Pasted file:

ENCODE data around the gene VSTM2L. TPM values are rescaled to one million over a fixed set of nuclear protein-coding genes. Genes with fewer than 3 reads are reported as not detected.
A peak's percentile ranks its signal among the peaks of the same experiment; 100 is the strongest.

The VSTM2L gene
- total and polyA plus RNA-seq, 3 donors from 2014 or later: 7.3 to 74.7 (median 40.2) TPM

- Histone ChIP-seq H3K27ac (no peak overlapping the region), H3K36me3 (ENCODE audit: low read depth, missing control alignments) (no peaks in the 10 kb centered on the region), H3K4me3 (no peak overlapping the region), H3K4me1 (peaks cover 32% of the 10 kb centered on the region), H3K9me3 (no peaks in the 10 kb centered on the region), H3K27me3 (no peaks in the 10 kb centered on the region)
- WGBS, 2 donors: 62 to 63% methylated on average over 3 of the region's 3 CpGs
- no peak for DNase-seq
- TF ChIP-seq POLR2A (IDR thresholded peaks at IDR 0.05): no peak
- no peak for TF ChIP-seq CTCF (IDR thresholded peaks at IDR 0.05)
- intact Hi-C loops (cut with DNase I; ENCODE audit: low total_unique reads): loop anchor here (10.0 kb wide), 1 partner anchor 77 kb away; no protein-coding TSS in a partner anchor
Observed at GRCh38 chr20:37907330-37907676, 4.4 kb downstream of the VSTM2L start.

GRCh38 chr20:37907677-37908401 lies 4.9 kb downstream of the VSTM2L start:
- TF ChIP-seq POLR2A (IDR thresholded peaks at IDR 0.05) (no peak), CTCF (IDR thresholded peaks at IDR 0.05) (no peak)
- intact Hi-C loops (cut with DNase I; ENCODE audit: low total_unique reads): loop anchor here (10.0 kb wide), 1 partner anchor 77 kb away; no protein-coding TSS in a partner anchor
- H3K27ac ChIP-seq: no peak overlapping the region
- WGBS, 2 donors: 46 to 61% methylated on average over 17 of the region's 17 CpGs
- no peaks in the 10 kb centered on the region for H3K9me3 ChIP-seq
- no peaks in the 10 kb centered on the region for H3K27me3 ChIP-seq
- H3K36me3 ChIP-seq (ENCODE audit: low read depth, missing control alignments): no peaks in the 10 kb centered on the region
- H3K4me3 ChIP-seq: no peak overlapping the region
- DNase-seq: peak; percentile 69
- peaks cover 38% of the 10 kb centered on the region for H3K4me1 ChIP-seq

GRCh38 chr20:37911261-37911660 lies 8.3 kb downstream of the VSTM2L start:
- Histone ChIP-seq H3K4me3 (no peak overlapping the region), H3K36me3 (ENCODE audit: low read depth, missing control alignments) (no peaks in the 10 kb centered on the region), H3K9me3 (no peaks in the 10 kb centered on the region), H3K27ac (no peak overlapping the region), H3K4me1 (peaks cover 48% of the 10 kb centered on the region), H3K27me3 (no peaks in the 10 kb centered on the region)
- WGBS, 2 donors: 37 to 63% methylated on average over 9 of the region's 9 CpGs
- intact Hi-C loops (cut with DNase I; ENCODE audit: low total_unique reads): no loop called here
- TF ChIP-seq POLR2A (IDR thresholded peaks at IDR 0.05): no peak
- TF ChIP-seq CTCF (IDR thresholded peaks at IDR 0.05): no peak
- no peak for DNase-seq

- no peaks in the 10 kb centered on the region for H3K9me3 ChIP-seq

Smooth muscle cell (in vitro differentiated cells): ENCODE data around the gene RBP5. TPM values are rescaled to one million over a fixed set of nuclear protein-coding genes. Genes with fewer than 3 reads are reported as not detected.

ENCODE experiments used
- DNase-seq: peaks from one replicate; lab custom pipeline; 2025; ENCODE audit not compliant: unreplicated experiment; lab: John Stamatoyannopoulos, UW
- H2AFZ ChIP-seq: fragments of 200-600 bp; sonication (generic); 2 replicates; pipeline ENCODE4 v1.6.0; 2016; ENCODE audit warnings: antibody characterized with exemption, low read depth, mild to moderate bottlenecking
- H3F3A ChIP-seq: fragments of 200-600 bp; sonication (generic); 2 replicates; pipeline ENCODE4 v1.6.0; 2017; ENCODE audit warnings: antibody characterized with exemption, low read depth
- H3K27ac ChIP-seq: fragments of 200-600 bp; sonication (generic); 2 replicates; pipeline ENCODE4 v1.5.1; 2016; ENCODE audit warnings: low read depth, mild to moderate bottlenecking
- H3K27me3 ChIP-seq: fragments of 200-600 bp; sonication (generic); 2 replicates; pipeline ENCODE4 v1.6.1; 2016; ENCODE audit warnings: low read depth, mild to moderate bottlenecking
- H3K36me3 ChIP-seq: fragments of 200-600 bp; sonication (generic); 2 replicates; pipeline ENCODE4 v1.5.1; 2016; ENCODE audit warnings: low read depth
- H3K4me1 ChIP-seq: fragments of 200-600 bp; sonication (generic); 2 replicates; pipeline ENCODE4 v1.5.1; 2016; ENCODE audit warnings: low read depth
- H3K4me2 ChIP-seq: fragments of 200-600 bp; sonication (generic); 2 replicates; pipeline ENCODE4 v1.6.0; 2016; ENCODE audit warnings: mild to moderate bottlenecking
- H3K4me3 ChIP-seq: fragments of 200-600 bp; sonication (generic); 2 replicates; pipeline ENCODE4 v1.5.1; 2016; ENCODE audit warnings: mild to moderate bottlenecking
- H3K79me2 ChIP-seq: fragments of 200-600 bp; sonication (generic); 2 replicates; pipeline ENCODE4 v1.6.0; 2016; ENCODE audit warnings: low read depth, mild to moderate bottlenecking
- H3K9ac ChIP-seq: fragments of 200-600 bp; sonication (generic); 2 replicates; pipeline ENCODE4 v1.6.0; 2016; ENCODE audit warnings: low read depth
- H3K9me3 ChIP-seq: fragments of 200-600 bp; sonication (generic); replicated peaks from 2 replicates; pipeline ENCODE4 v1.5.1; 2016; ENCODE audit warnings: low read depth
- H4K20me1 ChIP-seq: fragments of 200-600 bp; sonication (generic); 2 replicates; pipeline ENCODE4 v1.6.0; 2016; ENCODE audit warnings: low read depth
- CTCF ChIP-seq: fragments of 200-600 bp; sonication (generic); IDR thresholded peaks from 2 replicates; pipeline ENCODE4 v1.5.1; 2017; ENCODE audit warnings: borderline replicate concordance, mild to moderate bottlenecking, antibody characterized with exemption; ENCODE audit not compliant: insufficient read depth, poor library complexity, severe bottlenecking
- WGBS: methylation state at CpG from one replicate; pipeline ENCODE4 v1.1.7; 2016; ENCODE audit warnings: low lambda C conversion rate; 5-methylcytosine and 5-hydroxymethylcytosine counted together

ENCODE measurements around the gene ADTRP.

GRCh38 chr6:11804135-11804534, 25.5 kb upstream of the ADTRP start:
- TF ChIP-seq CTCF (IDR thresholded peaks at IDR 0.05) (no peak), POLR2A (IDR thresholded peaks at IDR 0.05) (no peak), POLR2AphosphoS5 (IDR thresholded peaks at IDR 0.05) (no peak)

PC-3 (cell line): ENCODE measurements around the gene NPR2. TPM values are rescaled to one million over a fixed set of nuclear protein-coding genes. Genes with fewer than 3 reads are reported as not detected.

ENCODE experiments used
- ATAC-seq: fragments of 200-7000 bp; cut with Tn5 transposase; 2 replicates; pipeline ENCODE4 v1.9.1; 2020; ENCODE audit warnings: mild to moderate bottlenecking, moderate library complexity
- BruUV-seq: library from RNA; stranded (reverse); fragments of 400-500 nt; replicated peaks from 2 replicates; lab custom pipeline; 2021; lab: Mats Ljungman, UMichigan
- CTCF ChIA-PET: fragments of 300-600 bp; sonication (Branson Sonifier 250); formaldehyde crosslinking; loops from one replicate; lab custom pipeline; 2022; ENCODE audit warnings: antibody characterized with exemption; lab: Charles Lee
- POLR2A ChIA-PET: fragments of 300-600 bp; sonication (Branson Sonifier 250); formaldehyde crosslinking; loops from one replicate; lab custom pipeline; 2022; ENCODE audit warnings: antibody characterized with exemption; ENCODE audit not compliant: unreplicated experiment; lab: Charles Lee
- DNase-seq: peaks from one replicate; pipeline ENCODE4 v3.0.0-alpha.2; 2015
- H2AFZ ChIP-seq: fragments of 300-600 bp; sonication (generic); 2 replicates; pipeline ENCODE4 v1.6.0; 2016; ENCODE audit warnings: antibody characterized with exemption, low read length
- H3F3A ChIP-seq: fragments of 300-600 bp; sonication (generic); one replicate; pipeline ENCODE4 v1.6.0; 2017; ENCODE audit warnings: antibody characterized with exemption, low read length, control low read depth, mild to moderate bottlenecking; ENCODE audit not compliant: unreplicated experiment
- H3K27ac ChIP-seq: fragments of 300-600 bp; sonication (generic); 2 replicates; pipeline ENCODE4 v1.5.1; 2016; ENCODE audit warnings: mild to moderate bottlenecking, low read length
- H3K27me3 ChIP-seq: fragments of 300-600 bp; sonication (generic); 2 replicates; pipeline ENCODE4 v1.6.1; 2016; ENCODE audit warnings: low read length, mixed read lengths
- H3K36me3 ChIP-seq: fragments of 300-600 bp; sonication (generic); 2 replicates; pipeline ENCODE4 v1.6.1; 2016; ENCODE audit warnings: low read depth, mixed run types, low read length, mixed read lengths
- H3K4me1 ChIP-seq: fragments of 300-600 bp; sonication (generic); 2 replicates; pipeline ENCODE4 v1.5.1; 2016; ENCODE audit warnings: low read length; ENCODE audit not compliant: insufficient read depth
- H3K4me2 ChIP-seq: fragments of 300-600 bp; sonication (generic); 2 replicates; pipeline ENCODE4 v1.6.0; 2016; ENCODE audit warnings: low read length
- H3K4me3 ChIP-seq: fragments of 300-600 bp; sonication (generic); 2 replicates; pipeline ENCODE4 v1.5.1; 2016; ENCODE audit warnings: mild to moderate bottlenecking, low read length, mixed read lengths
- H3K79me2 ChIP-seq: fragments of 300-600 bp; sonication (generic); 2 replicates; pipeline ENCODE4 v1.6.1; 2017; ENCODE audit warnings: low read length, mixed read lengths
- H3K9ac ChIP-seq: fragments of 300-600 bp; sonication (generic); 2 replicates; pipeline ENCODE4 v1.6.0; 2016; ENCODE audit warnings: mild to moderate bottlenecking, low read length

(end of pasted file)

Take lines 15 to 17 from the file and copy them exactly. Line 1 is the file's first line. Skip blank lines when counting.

- H3K27ac ChIP-seq: no peak overlapping the region
- WGBS, 2 donors: 46 to 61% methylated on average over 17 of the region's 17 CpGs
- no peaks in the 10 kb centered on the region for H3K9me3 ChIP-seq